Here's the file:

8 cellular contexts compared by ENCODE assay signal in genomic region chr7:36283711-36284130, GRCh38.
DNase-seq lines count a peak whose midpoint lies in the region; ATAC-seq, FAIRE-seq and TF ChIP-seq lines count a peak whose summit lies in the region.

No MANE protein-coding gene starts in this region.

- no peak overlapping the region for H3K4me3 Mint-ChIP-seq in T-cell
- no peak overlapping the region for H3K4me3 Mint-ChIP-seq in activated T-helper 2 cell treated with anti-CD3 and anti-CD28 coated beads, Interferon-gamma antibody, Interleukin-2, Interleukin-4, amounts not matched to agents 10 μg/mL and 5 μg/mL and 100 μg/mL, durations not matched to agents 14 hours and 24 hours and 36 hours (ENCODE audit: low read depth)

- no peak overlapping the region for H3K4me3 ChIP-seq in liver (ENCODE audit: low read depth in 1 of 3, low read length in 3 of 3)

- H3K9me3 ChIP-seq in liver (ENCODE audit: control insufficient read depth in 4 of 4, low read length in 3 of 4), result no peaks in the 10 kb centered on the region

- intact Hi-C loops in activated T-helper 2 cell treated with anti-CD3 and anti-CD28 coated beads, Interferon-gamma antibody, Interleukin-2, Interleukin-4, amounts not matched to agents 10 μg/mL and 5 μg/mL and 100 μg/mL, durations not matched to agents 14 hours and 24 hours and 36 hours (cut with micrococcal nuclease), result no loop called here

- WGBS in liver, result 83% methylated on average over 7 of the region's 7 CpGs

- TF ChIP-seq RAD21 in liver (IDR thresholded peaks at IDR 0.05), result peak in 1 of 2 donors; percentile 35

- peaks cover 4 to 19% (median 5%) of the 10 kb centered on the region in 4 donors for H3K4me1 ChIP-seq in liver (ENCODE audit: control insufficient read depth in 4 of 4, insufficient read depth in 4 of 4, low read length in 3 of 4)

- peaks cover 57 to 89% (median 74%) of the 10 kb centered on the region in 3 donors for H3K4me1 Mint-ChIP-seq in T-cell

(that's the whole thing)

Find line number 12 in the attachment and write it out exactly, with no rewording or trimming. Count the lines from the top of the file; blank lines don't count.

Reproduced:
- peaks cover 57 to 89% (median 74%) of the 10 kb centered on the region in 3 donors for H3K4me1 Mint-ChIP-seq in T-cell